International Mandela Day 2018 is on Wednesday, July 18, 2018: Nelson Mandela and Amnesty International?
Wednesday, July 18, 2018 is International Mandela Day 2018. Mandela Day Mandela Day as they wish.
Ask them. You've posted this nonsense several times a day, for several days. Your post is an obvious hoax, and it has been reported.
nelson mandela question?
--Nelson Mandela is the greatest African of all time. No one can top that. Even Kwame Nkrumah will have a hard time filling his shoes. Mandela is an angel and on the day he’s called to the yonder, the heavens will stand still to welcome him back home.
No human being spends 27 unjust years in jail and comes out oozing with forgiveness. “For to be free is not merely to cast off one's chains, but to live in a way that respects and enhances the freedom of others,” he said. “If you want to make peace with your enemy, you have to work with your enemy. Then he becomes your partner.”
Of all the African freedom fighters, he suffered the most. Yet he’s the only one amongst the lot who led his nation to independence but refused to clinch to power as if he owned the country.
“It is better to lead from behind and to put others in front, especially when you celebrate victory when nice things occur,” he said. “You take the front line when there is danger. Then people will appreciate your leadership.”
He used his short stay in power to promote peace and reconciliation among his citizens – not to hound his opponents, saying, “If you want to make peace with your enemy, you have to work with your enemy. Then he becomes your partner.”
It is in recognition of his rare humane character that United Nations General Assembly decided to pass a resolution that July 18 every year should be observed around the world as ‘Nelson Mandela International Day’. In passing the resolution, the assembly hailed Mandela’s “promotion of a culture of peace.”
Nelson Mandela, a Nobel Peace Laureate, deserves every recognition he gets. Hundreds years from now, he’d be remembered as a true African legend – an angel amongst men and mankind would forever thank the heavens for sparing him for almost a century.
The world would never have another Mandela. But, hopefully, the UN General Assembly’s decision to set aside a day to celebrate his life will help breed more sensible, peace-loving leaders – especially in Africa – who will not seek strength in dividing their people along political or ethnic lines; leaders who will not stop thinking about how the world will remember them after they are long gone. “We must use time wisely and forever realize that the time is always ripe to do right,” the great man says.More............ ----------- Mandela Day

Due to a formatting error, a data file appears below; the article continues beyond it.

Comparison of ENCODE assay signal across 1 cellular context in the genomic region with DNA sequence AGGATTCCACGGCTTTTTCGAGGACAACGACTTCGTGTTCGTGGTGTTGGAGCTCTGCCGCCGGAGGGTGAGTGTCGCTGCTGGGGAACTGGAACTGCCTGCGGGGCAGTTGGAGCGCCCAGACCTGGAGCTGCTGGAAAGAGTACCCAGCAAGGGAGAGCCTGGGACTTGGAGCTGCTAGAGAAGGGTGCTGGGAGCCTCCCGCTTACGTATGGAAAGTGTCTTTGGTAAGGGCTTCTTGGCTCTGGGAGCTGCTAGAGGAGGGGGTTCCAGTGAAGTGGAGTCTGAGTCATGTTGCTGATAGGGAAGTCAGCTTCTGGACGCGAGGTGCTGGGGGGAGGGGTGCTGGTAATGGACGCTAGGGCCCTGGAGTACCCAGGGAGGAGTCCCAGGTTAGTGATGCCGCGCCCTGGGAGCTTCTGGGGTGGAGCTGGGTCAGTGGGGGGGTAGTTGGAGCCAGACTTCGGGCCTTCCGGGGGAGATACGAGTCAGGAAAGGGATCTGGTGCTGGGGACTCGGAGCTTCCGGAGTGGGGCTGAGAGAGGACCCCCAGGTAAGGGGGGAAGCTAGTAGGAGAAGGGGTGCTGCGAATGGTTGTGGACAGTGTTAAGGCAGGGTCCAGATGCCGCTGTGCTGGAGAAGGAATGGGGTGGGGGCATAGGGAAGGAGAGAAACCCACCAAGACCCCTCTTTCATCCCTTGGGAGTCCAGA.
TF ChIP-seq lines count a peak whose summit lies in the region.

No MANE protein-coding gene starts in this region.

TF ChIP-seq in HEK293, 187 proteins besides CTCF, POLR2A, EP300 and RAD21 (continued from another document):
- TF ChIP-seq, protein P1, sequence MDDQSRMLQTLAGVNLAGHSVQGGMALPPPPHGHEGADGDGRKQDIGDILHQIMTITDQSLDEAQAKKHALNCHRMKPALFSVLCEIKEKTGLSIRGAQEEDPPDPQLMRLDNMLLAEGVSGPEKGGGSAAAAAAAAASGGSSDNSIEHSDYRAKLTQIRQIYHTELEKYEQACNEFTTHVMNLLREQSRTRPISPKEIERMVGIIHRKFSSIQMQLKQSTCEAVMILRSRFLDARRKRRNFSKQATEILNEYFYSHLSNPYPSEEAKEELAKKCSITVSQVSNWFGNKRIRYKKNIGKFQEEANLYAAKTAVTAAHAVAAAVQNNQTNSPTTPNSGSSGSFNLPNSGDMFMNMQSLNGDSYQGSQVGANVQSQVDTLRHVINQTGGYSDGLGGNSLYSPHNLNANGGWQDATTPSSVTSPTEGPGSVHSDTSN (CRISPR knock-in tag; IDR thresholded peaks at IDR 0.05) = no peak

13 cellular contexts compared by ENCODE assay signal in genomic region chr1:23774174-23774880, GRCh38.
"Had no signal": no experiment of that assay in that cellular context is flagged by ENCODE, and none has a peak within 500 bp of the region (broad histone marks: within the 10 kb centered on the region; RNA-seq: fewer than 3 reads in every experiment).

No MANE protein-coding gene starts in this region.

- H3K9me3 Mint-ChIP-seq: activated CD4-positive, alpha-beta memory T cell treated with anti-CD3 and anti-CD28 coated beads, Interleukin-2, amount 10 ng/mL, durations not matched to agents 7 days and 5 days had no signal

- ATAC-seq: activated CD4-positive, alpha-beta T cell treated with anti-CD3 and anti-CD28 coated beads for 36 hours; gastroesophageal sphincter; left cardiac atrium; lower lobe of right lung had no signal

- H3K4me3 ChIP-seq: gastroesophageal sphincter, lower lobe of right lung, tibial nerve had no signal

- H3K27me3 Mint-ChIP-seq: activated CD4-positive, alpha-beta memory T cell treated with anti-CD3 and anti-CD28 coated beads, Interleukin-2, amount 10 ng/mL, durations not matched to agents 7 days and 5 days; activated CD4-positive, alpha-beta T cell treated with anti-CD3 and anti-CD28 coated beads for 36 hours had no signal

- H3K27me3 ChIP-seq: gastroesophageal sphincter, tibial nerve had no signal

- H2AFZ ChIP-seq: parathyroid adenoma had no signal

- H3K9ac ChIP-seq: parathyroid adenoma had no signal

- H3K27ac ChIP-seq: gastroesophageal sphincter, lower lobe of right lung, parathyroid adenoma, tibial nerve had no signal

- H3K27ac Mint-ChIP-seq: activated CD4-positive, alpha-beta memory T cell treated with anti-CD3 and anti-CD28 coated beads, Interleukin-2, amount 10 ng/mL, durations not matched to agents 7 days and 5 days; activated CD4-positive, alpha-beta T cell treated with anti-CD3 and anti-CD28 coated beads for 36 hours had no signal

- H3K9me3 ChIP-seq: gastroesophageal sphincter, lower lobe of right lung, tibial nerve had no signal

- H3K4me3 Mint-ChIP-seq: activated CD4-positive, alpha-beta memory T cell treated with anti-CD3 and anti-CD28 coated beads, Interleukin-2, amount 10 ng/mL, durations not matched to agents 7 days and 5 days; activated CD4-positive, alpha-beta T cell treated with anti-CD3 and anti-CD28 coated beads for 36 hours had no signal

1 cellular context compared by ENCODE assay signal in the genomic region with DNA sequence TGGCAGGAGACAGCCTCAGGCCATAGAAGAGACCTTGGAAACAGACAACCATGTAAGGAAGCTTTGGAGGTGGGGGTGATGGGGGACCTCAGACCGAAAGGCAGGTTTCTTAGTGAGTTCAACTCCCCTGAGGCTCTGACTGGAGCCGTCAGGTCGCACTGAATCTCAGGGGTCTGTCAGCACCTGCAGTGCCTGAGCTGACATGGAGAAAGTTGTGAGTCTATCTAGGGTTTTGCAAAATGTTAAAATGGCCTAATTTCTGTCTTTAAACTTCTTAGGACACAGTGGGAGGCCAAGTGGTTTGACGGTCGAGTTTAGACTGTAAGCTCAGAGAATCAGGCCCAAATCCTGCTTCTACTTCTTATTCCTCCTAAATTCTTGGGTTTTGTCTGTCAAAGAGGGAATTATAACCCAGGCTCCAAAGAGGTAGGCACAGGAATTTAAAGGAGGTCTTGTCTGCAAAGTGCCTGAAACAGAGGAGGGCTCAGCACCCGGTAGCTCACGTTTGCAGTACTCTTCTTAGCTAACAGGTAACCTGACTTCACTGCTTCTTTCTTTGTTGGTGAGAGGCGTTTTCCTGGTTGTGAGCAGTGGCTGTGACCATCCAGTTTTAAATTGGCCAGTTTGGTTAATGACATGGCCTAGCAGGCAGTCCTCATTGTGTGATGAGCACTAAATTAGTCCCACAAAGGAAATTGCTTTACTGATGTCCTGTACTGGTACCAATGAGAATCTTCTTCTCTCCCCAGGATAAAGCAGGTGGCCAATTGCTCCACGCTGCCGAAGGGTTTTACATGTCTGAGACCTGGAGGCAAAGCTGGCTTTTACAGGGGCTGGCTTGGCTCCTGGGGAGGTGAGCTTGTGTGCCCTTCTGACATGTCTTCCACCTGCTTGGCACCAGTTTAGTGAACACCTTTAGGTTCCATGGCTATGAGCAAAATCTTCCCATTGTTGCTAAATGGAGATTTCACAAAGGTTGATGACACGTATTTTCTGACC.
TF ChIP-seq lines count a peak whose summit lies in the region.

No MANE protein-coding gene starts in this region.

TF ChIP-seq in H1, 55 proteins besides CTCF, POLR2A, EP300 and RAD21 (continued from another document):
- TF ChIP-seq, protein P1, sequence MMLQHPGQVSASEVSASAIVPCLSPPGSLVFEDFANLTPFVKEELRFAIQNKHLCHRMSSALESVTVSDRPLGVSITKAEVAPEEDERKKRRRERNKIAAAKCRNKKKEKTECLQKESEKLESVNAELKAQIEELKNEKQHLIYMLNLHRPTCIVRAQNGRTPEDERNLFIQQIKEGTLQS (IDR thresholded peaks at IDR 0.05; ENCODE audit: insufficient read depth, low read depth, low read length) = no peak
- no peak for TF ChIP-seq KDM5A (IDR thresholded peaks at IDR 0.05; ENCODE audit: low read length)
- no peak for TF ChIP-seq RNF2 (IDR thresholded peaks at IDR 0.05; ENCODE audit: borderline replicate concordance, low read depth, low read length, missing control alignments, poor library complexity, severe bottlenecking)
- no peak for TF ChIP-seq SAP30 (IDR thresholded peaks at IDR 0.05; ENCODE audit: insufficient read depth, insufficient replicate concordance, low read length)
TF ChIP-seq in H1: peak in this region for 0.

The United Nations has declared July 18 "Nelson Mandela International Day" to mark the South African anti-apartheid leader's contribution to peace. A resolution adopted by consensus by the 192-member world body calls for commemorations every year starting in 2010 on July 18 - Mandela's birthday - to recognise the Nobel Peace Prize laureate's contribution to resolving conflicts and promoting race relations, human rights and reconciliation.
By adopting the resolution, General Assembly President Ali Treki said the international community was expressing its appreciation for "a great man" who suffered for the sake of people everywhere.
The spirit of Mandela on Robben Island Mandela, 91, led the fight against apartheid in South Africa as head of the African National Congress' armed wing. He was convicted of sabotage and other crimes and served 27 years in prison. When he was freed in 1990, he supported reconciliation and helped lead South Africa's transition toward multi-racial democracy.
Mandela became the country's first president to win in a fully democratic election and led South Africa from 1994-99. He is celebrated today as an international statesman and continues to speak out on human rights and other global issues.
------------------------------ Following his release from prison on 11 February 1990, Mandela supported reconciliation and negotiation, and helped lead the transition towards multi-racial democracy in South Africa.
Since the end of apartheid, many have frequently praised Mandela, including former opponents. In South Africa he is often known as Madiba, an honorary title adopted by elders of Mandela's clan. The title has come to be synonymous with Nelson Mandela.
Mandela is currently a celebrated elder statesman who continues to voice his opinion on topical issues. He has received more than 250 awards over four decades, most notably the 1993 Nobel Peace Prize. In November 2009, the United Nations General Assembly announced that Mandela's birthday, 18 July, is to be known as 'Mandela Day' marking his contribution to world freedom
Is Nelson mandela a global citizen?
Nelson Mandela is nothing more than a sweet-talking revolutionary Communist who gave passing support to Stalin in his book "How to be a Good Communist".